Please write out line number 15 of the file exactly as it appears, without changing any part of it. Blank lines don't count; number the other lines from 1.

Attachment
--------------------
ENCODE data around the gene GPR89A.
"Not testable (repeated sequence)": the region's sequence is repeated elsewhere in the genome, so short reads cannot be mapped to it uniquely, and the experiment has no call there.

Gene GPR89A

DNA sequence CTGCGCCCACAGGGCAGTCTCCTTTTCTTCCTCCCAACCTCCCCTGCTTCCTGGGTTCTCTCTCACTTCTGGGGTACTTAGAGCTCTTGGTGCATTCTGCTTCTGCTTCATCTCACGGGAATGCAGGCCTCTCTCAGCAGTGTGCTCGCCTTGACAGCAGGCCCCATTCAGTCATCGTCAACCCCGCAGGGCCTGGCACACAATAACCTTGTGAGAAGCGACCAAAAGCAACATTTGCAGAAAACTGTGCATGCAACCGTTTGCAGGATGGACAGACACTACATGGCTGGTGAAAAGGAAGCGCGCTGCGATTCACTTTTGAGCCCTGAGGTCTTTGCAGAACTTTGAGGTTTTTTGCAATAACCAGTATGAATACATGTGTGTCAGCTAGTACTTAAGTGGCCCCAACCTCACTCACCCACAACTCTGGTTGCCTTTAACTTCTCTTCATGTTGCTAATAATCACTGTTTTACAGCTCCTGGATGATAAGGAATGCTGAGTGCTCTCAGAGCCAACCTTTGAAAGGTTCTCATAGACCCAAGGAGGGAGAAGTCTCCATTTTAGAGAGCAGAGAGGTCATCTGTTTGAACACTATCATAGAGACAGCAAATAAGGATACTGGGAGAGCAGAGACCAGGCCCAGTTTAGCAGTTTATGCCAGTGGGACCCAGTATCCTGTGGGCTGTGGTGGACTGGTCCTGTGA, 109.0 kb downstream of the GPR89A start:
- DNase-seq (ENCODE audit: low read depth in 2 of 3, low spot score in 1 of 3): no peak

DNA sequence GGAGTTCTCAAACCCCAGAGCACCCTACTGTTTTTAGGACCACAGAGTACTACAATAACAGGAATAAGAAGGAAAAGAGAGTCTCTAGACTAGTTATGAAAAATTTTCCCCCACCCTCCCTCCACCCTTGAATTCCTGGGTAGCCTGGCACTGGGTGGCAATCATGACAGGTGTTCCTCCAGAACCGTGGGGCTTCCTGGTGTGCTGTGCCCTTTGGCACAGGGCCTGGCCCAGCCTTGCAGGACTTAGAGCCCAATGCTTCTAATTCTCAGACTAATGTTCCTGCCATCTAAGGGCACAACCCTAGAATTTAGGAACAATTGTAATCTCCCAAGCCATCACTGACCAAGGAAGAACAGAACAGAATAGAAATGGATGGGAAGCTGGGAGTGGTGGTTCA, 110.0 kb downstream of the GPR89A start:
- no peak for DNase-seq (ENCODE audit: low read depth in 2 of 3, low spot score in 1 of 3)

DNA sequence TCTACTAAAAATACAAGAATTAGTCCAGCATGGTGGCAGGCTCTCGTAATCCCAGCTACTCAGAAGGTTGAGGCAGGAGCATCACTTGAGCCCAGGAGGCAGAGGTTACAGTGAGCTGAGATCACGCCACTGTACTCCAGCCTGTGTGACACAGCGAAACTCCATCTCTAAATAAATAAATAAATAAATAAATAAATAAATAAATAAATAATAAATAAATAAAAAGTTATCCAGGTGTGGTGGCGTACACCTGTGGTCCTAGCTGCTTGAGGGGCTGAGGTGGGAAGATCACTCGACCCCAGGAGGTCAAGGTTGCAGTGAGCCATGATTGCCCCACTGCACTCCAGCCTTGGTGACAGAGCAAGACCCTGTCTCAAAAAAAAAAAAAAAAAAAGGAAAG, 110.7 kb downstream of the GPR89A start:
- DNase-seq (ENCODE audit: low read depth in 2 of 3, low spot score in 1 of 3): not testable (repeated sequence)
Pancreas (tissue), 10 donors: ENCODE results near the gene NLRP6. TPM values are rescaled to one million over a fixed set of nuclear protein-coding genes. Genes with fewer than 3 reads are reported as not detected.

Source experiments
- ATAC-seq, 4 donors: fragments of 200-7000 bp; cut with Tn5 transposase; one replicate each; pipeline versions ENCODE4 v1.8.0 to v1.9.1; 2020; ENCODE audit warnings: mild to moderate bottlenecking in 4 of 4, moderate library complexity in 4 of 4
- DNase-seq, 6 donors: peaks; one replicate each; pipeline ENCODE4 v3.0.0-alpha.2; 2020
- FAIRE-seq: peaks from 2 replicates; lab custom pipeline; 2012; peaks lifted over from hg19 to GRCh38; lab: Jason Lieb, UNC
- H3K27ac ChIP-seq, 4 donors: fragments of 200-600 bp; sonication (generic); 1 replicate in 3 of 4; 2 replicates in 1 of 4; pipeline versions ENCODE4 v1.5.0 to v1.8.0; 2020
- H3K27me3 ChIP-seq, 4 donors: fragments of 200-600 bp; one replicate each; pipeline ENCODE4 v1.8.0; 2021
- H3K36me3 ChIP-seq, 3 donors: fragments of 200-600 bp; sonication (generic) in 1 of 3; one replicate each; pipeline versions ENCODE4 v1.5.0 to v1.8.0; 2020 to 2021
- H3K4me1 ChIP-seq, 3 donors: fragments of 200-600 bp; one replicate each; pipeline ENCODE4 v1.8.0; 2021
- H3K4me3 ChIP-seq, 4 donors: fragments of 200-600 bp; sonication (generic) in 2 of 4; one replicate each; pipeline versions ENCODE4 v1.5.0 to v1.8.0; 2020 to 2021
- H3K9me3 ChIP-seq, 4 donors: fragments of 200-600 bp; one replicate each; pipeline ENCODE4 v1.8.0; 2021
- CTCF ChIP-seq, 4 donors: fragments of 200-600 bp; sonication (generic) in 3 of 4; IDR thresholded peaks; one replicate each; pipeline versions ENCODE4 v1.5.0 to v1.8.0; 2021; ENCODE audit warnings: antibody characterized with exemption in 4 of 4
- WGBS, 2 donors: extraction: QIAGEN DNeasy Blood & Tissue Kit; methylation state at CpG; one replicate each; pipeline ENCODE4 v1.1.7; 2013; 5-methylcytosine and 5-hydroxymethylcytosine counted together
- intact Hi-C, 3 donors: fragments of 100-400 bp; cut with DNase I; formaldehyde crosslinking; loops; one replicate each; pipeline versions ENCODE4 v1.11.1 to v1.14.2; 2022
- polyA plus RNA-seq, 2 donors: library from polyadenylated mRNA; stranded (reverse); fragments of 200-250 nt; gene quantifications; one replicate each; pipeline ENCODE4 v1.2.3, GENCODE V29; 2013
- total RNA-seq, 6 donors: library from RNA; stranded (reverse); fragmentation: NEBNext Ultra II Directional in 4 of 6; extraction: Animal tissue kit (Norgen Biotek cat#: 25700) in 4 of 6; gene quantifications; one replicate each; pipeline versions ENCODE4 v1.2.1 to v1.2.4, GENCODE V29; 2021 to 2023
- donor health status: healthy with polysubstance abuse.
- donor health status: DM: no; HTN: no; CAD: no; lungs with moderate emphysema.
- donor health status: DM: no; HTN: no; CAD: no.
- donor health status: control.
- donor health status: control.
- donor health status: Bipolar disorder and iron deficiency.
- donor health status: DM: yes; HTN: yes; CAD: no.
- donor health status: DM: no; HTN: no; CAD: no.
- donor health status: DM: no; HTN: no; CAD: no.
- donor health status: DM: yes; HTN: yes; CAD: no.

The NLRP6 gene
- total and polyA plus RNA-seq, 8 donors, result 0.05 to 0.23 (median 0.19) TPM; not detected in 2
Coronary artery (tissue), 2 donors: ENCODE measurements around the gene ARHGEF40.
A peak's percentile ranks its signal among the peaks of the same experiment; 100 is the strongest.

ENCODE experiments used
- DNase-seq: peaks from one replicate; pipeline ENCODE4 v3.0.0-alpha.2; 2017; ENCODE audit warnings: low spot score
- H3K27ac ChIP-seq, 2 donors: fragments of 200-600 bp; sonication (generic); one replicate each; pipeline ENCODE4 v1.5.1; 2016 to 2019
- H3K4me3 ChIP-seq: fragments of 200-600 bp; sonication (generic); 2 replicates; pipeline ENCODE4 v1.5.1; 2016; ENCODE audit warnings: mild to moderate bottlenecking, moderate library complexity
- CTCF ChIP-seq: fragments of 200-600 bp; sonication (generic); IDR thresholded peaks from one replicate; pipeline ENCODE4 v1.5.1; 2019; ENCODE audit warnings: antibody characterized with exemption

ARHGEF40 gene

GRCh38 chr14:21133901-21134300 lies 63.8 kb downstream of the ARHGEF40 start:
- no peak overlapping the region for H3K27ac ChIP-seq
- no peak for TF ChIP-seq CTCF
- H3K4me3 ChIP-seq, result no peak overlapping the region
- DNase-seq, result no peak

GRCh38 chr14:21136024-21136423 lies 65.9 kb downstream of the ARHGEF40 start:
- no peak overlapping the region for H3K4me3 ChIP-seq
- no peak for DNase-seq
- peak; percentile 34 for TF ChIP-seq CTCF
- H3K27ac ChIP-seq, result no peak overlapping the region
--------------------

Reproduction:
- H3K27ac ChIP-seq, 4 donors: fragments of 200-600 bp; sonication (generic); 1 replicate in 3 of 4; 2 replicates in 1 of 4; pipeline versions ENCODE4 v1.5.0 to v1.8.0; 2020